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vated. It is the lawyer's avenue to the public. However able and faithful he may be in other respects, people are slow to bring him business if he cannot make a speech. And yet there is not a more fatal error to young lawyers than relying too much on speech-making. If any one, upon his rare powers of speaking, shall claim an exemption from the drudgery of the law, his case is a failure in advance.
Discourage litigation. Persuade your neighbors to compromise whenever you can. Point out to them how the nominal winner is often a real loser—in fees, expenses, and waste of time.
As a peacemaker the lawyer has a superior opportunity of being a good man. There will still be business enough.
Never stir up litigation. A
can scarcely be found than one who does this. Who can be more nearly a fiend than he who habitually overhauls the register of deeds in search of defects in titles, whereon to stir up strife, and put money in his pocket? A moral tone ought to be infused into the profession which should drive such men out of it.
The matter of fees is important, far beyond the mere question of bread and butter involved. Properly attended to, fuller justice is done to both lawyer and client. An exorbitant fee should never be claimed. As a general rule, never take your whole fee in advance, nor any more than a small retainer. When fully paid beforehand, you are more than a common mortal if you can feel the same interest in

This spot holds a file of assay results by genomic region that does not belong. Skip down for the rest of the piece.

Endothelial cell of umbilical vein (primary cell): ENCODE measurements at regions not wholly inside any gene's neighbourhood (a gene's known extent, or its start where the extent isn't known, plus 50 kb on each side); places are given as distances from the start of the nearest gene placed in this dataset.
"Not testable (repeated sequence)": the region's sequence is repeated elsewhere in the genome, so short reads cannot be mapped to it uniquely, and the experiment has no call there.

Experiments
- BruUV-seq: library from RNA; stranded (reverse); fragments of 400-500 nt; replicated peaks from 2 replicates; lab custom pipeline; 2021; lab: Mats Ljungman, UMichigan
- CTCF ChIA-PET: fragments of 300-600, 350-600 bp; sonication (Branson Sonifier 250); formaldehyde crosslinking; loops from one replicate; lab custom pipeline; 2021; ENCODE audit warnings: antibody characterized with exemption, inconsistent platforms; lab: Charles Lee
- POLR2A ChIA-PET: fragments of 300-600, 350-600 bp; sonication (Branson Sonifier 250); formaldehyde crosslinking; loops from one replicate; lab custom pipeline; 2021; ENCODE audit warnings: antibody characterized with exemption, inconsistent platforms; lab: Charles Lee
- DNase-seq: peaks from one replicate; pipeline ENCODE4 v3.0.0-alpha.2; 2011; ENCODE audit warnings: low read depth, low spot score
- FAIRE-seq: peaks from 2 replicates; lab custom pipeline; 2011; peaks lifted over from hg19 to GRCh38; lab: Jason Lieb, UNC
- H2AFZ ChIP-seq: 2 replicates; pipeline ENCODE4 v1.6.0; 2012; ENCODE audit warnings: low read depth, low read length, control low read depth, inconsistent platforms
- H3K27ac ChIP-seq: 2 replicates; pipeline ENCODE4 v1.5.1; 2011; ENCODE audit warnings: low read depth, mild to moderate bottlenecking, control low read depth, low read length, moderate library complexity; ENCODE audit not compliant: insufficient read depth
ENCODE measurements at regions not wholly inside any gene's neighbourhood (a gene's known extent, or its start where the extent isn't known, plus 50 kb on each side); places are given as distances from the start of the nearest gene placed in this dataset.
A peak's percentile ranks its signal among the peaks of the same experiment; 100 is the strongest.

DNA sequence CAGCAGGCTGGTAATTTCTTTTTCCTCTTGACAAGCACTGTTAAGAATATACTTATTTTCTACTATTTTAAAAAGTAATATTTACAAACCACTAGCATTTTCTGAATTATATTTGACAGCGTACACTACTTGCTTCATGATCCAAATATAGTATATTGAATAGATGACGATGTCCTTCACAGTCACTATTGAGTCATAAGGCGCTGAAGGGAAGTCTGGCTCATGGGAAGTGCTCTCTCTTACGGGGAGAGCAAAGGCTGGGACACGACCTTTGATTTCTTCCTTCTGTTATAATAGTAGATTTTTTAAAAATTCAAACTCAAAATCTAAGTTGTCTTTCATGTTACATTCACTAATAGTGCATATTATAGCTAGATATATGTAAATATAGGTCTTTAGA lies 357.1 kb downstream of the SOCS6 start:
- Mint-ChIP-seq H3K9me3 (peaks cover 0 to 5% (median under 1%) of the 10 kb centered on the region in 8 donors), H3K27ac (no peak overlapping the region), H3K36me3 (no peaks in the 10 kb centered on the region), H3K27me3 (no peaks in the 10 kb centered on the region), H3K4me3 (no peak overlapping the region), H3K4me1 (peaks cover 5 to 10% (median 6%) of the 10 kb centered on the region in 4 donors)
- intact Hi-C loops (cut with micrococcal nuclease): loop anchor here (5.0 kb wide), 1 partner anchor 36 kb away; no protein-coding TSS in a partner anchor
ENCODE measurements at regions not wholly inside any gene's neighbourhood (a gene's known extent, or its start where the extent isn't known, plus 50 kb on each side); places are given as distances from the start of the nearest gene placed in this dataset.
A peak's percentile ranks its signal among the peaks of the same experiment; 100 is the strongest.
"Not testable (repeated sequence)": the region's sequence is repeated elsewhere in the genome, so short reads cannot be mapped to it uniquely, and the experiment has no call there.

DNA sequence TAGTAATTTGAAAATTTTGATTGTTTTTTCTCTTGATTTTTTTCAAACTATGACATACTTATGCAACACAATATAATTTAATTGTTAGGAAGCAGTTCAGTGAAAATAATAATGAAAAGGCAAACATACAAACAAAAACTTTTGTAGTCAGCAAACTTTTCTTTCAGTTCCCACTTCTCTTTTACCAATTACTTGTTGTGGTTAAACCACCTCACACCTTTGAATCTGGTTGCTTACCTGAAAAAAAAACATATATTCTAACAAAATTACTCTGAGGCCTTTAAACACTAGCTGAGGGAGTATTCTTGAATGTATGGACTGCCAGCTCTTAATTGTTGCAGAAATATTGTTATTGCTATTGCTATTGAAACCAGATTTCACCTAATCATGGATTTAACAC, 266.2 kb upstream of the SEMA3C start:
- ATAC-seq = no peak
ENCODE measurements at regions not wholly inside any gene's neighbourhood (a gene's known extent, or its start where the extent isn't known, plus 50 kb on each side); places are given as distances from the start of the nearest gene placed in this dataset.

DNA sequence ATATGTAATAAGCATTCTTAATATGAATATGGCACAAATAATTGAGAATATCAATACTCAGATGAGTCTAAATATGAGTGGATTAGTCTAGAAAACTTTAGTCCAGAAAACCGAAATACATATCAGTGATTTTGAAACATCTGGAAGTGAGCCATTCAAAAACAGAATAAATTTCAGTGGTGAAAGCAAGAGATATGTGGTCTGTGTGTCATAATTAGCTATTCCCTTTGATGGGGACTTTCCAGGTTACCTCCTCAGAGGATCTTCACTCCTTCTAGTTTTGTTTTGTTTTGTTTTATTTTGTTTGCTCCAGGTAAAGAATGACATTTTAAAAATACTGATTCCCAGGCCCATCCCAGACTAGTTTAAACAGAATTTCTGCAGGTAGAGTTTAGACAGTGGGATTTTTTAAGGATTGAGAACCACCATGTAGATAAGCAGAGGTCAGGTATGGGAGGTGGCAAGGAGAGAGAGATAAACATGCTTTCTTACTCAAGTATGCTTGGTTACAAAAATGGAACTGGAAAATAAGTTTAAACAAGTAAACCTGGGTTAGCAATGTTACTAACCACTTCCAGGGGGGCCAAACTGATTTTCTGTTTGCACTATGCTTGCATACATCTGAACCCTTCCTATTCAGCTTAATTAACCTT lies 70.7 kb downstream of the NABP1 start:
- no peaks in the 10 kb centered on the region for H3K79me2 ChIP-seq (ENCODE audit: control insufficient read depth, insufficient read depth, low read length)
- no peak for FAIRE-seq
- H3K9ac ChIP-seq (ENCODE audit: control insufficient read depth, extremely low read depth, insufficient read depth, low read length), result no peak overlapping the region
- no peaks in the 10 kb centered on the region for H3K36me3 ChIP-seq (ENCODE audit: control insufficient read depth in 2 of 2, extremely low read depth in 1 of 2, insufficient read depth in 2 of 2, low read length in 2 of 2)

the case as if something was still in prospect for you, as well as for your
client. And when you lack interest in the case the job will very likely lack skill and diligence in the performance. Settle the amount of fee and take a note in advance. Then you will feel that you are working for something, and you are sure to do your work faithfully and well. Never sell a fee-note-at least not before the consideration service is performed. It leads to negligence and dishonesty -negligence by losing interest in the case, and dishonesty in refusing to refund when you have allowed the consideration to fail.
There is a vague popular belief that lawyers are necessarily dishonest.
I say vague, because when we consider to what extent confidence and
honors are reposed in and conferred upon lawyers by the people, it appears improbable that their impression of dishonesty is very distinct and vivid. Yet the impression is common, almost universal. Let no young man choosing the law for a calling for a moment yield to the popular belief. Resolve to be honest at all events; and if in your own judgment you cannot be an honest lawyer, resolve to be honest without being a lawyer. Choose some other occupation, rather than one in the choosing of which you do, in advance, consent to be a knave.
A fragment, written about July 1, 1854.
EQUALITY in society alike beats inequality, whether the latter be of the British aristocratic sort or of the domestic slavery sort.
We know Southern men declare that their slaves are better off than hired laborers amongst us.
How little they know whereof they speak! There is no permanent class of hired laborers amongst Twenty-five years ago I was a hired laborer. The hired laborer of yesterday labors on his own account to-day, and will hire others to labor for him to